Tuesday, October 16, 2012

Official Google Announcement: A new tool to disavow links

As I have been watching the Pubcon Twitter stream today for any news on the recent updates by Google the past few weeks, I witnessed a large amount of tweets flying through with excitement about the new Disavow Link Tool from Google.  At 1:18 pm pst I saw three tweets come through saying there would be an announcement on the Google Webmaster Central Blog, so I quickly opened up the page and continued to hit refresh every 10 minutes.


Then suddenly - there it was:

Official Google Webmaster Central Blog: A new tool to disavow links: Webmaster level: Advanced Today we’re introducing a tool that enables you to disavow links to your site. If you’ve been notified of a manua...

To reiterate what Matt and the Google team are stressing - Most sites DO NOT need this tool. They are serious, and cannot say it enough.

That being said - here's a quick note about links, why you would want to disavow them, and how to do it...

Bad Links

A long, long time ago when SEO's could tweak and play with sites and watch the rankings happen almost instantly, a strategy call "Link Building" was provided by agencies and consultants as a quick means to obtain instant rankings. By submitting a website URL to directories, submitting articles with links to article distribution sites, and press releases with links to the URL surrounded with key terms and anchortext with longtail keywords websites began to see nearly instant rankings. But as all spammy tactics must come to an end, so did the link building strategies.

Unnatural Links

In Google Webmaster Tools, some sites are seeing a warning in their messages about "unnatural links". This is due to Google picking seeing evidence of paid links, link exchanges, or other link schemes that violate their quality guidelines. More specifically participating in "link schemes" as Google puts it.

A few examples of what a link scheme could entail:
Buying or selling links that pass PageRank (ex: paying for a link from a site with a high pagerank)
Excessive link exchanging (ex: asking a site to link to you if you link to them))
Linking to web spammers or unrelated sites with the intent to manipulate PageRank
Building partner pages exclusively for the sake of cross-linking
Using automated programs or services to create links to your site

Removing Bad or Unnatural Links

The absolute best way to remove these unnatural links is to find out where the links re coming from and contact the website owner or webmaster directly. I myself have used our agency to contact such site owners individually and receive a weekly report of how many of the low quality links have been removed. In addition, I have contact a few of the site owners myself. I have found I either do not get a response at all - or a nice email asking for more details of where the link is located and what I would like removed. It's that simple...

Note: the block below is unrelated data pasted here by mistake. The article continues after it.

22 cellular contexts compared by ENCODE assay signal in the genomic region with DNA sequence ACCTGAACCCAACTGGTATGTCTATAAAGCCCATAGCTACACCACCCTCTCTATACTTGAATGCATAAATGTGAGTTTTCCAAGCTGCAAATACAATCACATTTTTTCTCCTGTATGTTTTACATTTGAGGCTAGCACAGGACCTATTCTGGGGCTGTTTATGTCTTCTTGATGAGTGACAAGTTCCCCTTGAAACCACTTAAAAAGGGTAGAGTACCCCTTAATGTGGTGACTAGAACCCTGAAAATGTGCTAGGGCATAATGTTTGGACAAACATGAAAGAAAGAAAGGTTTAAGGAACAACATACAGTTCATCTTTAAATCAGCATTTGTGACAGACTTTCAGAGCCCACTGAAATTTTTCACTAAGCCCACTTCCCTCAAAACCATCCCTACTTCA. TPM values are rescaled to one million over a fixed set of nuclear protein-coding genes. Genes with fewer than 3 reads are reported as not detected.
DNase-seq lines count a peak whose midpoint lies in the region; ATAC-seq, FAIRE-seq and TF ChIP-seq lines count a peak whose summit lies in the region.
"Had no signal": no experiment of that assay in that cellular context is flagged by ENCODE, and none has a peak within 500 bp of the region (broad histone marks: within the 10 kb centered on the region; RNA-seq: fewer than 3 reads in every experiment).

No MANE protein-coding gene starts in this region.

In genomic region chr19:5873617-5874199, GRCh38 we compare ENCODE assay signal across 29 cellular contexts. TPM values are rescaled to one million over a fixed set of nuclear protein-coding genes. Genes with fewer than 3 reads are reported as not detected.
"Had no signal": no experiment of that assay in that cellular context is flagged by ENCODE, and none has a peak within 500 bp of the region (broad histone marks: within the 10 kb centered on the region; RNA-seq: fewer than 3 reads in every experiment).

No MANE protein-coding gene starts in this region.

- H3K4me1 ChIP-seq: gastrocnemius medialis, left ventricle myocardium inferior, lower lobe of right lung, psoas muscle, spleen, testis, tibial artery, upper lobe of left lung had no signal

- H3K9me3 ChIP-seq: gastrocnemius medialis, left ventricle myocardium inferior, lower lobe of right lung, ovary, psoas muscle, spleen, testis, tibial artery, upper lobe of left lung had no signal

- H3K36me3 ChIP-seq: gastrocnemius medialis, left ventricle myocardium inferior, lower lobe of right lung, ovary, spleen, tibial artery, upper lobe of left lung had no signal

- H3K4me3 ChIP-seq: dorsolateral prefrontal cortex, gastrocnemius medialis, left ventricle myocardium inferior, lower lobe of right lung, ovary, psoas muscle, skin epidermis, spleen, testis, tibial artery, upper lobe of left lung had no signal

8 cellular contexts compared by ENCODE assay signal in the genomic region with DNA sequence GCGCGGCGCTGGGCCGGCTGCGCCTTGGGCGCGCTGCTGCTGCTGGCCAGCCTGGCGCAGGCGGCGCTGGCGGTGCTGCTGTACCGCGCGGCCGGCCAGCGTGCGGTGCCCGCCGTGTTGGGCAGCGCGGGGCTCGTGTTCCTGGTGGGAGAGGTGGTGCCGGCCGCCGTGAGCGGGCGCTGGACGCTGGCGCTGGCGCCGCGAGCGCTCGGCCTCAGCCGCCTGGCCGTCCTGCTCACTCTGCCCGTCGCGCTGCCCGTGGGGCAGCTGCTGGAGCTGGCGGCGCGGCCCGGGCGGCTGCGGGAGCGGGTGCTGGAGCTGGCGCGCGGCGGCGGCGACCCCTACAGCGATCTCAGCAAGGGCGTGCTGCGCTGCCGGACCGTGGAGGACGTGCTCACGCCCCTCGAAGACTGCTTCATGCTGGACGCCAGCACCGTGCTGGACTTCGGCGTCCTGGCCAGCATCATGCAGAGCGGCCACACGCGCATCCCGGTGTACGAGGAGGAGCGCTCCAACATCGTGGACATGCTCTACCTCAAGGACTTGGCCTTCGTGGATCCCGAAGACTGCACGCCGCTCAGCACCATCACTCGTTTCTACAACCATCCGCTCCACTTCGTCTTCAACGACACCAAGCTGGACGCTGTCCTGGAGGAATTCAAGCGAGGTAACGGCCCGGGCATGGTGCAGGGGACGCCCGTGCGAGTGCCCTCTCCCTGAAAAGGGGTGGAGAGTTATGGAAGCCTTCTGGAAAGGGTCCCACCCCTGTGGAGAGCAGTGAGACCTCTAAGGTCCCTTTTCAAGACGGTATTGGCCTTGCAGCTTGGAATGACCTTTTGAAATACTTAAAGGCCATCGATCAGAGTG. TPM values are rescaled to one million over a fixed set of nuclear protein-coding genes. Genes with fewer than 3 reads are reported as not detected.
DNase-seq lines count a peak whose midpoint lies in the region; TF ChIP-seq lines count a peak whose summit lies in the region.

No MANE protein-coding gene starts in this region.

Of course, I have heard stories from others in the industry with not as much luck or ease in this process. Some site owners have clued into these requests and actually ask for money for removal of the link.
But you really have to put the time in to find the link, contact the website admin and ask away.
A quick tool to help you determine what are good links, and what are bad links is the SEOmoz Open Site Explorer tool. You can plug in your URL and a full report of incoming links, page authority and domain authority will help you decide which links need to be removed.

I Tried - But I Still See Unnatural Links

Ok, so you did all you can, but you're still seeing bad or unnatural links pointing to your site. This is where the Disavow Link Tool will come in handy. But remember, don't get carried away with submitting a large amount of links. Also - take note that whatever link you remove, you cannot reavow and get the credit you once had (according to Matt Cutts in this video).
1) Head to the
2) You will be asked which domain you would like to use the disavow link tool for:
3) You will be prompted to upload a file with the links you want to disavow:



Disavow Text File

The file you will upload is a simple .txt file. You can easily create this in notepad on windows, just as you would your robots.txt file.

Within the txt file you want to add a snippet after a # sign with any comments as to the domain, and what you have done to try to remove the link(s).
Example:

# Contacted owner of webdomain.com on 10/1/2012 to

# ask for link removal but didn't get a response
In the case of links from a whole domain that need to be disavowed, you can add the line "domain:" with the domain preceding.
Example:
  domain: webdomain.com
If you have worked with a webmaster that has removed some links, but not all, and you wish that more be disavowed then you can comment as to the details of the request with the date. Then add a list of individual links you want disavowed.
Example:


# Owner of otherdomain.com removed most links, but missed these
http://www.otherdomain.com/sampleA.html
http://www.otherdomain.com/sampleB.html
http://www.otherdomain.com/sampleC.html

Right now Google only supports one disavow file for each domain, so choose and create the file wisely. Naming of the file doesn't matter - as long at the file extension is a .txt. Perhaps calling it simply "disavow.txt" would be the safest route in case of Google not accepting "-", "_", "=", or spaces.

For more information visit these links:
Google Webmaster Central Blog: Disavow Link Tool
Google Webmaster Tools: Disavow Links
Matt Cutts on Youtube - Disavow Links
Matt Cutts' PPT from Pubcon
Lisa Barone's Pubcon Live Blogging:  Google Announces New & Improved Disavow Link Tool
SEOmoz post by Dr. Pete Google's Disavow Tool - Take a Deep Breath

The Dos and Don’ts for Google’s New Disavow Links Tool

Direct Link to Disavow Links Tool